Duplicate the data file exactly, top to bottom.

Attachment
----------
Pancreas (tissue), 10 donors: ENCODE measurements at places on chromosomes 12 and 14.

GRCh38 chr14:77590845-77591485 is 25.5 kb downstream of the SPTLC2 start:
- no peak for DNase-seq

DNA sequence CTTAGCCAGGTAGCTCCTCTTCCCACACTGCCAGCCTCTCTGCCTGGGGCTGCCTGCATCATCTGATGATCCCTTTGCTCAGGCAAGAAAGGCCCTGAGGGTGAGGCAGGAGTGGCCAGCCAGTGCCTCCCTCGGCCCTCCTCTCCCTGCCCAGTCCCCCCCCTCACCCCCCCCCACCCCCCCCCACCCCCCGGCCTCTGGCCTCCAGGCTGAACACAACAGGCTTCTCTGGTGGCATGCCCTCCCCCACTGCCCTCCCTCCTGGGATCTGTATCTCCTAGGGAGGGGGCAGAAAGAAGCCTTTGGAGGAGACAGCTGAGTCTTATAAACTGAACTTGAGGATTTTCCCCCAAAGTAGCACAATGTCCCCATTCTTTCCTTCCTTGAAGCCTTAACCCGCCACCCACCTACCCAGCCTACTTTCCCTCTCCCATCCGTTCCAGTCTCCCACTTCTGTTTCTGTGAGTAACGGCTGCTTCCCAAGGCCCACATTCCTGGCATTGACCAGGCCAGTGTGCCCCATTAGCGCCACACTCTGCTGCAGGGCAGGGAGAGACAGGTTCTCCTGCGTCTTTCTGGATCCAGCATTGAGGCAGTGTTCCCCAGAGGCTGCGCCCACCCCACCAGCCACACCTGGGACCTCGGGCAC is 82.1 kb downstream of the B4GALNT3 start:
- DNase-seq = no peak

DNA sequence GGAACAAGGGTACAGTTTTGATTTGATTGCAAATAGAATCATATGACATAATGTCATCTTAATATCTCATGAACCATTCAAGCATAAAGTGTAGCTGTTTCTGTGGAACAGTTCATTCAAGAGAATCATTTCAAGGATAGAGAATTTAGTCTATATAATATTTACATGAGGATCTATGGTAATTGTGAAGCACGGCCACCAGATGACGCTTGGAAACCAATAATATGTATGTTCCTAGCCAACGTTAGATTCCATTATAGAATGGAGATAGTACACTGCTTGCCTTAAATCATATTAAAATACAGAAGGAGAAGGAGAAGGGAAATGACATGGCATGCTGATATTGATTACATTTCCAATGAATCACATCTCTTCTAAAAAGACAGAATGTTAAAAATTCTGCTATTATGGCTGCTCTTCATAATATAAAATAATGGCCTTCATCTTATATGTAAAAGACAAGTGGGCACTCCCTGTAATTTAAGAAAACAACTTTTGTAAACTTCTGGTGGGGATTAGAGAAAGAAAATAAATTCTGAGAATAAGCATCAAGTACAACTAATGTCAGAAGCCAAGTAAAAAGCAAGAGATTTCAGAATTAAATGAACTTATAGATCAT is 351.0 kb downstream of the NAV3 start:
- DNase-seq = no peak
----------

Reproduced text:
Pancreas (tissue), 10 donors: ENCODE measurements at places on chromosomes 12 and 14.

GRCh38 chr14:77590845-77591485 is 25.5 kb downstream of the SPTLC2 start:
- no peak for DNase-seq

DNA sequence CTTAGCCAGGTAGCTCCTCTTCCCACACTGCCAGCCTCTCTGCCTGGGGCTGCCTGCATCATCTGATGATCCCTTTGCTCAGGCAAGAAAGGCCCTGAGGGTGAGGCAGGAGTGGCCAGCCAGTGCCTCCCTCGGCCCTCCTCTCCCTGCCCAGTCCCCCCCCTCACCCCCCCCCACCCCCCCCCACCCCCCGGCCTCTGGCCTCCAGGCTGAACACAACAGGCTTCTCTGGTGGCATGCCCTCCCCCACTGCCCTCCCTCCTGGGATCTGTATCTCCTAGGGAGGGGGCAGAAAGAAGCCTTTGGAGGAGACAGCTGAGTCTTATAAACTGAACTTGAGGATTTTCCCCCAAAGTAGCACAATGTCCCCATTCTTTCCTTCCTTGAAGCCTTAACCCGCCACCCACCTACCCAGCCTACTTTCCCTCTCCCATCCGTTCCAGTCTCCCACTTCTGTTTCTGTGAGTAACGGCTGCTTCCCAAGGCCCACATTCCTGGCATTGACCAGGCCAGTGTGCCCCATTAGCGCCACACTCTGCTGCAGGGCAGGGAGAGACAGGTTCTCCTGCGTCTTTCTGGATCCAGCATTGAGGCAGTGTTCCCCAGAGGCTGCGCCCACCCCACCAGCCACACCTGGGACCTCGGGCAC is 82.1 kb downstream of the B4GALNT3 start:
- DNase-seq = no peak

DNA sequence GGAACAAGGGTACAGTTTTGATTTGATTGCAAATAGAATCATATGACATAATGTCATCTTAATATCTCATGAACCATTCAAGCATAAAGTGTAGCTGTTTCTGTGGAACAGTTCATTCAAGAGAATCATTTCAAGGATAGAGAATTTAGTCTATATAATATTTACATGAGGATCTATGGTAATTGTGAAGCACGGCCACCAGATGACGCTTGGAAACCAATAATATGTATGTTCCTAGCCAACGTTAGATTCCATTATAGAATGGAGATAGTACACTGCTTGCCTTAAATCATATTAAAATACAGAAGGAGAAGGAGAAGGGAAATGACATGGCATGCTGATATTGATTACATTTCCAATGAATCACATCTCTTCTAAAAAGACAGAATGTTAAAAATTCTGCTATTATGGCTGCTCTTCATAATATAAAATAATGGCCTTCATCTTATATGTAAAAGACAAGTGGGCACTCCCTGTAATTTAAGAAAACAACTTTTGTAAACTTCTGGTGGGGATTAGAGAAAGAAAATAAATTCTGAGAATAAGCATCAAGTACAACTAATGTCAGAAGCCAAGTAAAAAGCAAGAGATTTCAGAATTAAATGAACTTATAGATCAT is 351.0 kb downstream of the NAV3 start:
- DNase-seq = no peak